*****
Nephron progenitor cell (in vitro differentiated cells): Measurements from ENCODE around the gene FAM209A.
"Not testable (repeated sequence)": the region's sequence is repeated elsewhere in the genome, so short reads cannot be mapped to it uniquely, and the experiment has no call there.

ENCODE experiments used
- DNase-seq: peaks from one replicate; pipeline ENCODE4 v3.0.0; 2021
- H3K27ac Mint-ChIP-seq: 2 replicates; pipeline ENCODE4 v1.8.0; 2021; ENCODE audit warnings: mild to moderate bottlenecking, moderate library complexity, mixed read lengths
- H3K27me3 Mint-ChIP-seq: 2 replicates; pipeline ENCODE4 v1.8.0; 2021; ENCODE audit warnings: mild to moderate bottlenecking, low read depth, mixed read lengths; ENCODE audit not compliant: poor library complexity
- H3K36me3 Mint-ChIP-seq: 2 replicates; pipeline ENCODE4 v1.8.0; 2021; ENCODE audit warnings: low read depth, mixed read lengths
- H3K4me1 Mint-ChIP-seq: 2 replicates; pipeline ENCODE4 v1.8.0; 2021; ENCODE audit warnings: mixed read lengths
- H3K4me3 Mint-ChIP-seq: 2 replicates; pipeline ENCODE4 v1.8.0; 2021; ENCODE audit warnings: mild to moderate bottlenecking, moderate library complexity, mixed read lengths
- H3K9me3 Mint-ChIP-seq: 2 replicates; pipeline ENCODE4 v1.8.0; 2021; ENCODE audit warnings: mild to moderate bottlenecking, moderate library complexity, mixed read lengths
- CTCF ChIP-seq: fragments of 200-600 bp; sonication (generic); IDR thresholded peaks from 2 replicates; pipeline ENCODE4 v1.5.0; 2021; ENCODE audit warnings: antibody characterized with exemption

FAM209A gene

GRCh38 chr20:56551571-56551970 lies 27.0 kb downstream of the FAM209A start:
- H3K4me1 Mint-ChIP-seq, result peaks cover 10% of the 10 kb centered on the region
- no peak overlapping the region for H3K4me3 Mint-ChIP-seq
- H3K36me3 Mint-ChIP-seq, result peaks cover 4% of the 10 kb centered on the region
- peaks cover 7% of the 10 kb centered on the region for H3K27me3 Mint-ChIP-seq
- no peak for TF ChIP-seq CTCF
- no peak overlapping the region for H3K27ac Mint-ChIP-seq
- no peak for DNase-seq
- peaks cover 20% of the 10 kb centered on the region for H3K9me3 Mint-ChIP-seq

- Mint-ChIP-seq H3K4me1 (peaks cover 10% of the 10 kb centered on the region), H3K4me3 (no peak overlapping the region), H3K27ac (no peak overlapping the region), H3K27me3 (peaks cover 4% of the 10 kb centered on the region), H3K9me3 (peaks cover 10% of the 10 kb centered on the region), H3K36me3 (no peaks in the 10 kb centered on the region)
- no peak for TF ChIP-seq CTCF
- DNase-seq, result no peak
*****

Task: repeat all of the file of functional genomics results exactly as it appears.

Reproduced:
Nephron progenitor cell (in vitro differentiated cells): Measurements from ENCODE around the gene FAM209A.
"Not testable (repeated sequence)": the region's sequence is repeated elsewhere in the genome, so short reads cannot be mapped to it uniquely, and the experiment has no call there.

ENCODE experiments used
- DNase-seq: peaks from one replicate; pipeline ENCODE4 v3.0.0; 2021
- H3K27ac Mint-ChIP-seq: 2 replicates; pipeline ENCODE4 v1.8.0; 2021; ENCODE audit warnings: mild to moderate bottlenecking, moderate library complexity, mixed read lengths
- H3K27me3 Mint-ChIP-seq: 2 replicates; pipeline ENCODE4 v1.8.0; 2021; ENCODE audit warnings: mild to moderate bottlenecking, low read depth, mixed read lengths; ENCODE audit not compliant: poor library complexity
- H3K36me3 Mint-ChIP-seq: 2 replicates; pipeline ENCODE4 v1.8.0; 2021; ENCODE audit warnings: low read depth, mixed read lengths
- H3K4me1 Mint-ChIP-seq: 2 replicates; pipeline ENCODE4 v1.8.0; 2021; ENCODE audit warnings: mixed read lengths
- H3K4me3 Mint-ChIP-seq: 2 replicates; pipeline ENCODE4 v1.8.0; 2021; ENCODE audit warnings: mild to moderate bottlenecking, moderate library complexity, mixed read lengths
- H3K9me3 Mint-ChIP-seq: 2 replicates; pipeline ENCODE4 v1.8.0; 2021; ENCODE audit warnings: mild to moderate bottlenecking, moderate library complexity, mixed read lengths
- CTCF ChIP-seq: fragments of 200-600 bp; sonication (generic); IDR thresholded peaks from 2 replicates; pipeline ENCODE4 v1.5.0; 2021; ENCODE audit warnings: antibody characterized with exemption

FAM209A gene

GRCh38 chr20:56551571-56551970 lies 27.0 kb downstream of the FAM209A start:
- H3K4me1 Mint-ChIP-seq, result peaks cover 10% of the 10 kb centered on the region
- no peak overlapping the region for H3K4me3 Mint-ChIP-seq
- H3K36me3 Mint-ChIP-seq, result peaks cover 4% of the 10 kb centered on the region
- peaks cover 7% of the 10 kb centered on the region for H3K27me3 Mint-ChIP-seq
- no peak for TF ChIP-seq CTCF
- no peak overlapping the region for H3K27ac Mint-ChIP-seq
- no peak for DNase-seq
- peaks cover 20% of the 10 kb centered on the region for H3K9me3 Mint-ChIP-seq

- Mint-ChIP-seq H3K4me1 (peaks cover 10% of the 10 kb centered on the region), H3K4me3 (no peak overlapping the region), H3K27ac (no peak overlapping the region), H3K27me3 (peaks cover 4% of the 10 kb centered on the region), H3K9me3 (peaks cover 10% of the 10 kb centered on the region), H3K36me3 (no peaks in the 10 kb centered on the region)
- no peak for TF ChIP-seq CTCF
- DNase-seq, result no peak